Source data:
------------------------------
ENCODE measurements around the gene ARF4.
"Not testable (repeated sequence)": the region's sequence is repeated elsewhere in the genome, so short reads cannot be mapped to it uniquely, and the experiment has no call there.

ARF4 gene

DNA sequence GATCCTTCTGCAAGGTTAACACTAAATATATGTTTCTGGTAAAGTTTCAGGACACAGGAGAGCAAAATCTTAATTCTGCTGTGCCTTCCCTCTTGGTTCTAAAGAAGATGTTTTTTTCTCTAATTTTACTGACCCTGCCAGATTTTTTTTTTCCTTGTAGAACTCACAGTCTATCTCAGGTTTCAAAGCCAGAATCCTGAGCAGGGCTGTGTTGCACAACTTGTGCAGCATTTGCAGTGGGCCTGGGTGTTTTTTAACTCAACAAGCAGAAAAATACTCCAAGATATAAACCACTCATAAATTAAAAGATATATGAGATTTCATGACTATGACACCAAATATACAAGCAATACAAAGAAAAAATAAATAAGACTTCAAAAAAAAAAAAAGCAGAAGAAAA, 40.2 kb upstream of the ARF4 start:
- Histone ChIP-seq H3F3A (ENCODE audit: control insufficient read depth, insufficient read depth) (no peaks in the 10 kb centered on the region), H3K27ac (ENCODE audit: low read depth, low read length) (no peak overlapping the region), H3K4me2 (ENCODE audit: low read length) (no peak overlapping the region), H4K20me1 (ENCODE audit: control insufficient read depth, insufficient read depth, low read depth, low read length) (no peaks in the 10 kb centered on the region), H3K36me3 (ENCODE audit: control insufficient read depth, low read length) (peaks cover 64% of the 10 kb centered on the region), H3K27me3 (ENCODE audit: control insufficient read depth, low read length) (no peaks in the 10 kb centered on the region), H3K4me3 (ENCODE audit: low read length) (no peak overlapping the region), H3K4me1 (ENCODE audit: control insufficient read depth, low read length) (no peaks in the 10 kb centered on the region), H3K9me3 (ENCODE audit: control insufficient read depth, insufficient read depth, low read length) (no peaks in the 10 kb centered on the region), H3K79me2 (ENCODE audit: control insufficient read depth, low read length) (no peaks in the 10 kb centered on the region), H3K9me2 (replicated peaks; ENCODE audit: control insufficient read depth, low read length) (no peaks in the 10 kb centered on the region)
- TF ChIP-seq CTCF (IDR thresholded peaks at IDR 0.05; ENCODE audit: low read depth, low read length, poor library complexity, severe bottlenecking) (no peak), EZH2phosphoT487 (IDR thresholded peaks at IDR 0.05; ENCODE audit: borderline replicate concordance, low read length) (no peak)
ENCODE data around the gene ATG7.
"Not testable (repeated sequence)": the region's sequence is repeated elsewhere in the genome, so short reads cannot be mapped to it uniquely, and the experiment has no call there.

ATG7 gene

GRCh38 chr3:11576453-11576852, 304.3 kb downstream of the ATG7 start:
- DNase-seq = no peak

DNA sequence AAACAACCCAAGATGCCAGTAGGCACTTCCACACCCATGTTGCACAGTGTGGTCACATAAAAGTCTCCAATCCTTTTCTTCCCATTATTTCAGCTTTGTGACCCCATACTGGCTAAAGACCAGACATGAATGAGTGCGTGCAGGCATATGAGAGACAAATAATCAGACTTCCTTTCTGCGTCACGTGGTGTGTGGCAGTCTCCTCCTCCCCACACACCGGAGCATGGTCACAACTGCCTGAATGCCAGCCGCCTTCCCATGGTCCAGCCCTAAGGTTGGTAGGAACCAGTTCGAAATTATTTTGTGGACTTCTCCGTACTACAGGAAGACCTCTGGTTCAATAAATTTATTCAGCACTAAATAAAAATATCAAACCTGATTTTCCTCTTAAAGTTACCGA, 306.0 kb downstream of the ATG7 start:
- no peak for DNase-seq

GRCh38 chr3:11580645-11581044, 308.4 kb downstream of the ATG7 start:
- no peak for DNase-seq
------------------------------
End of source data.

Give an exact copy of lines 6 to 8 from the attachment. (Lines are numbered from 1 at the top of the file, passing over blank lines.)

- TF ChIP-seq CTCF (IDR thresholded peaks at IDR 0.05; ENCODE audit: low read depth, low read length, poor library complexity, severe bottlenecking) (no peak), EZH2phosphoT487 (IDR thresholded peaks at IDR 0.05; ENCODE audit: borderline replicate concordance, low read length) (no peak)
ENCODE data around the gene ATG7.
"Not testable (repeated sequence)": the region's sequence is repeated elsewhere in the genome, so short reads cannot be mapped to it uniquely, and the experiment has no call there.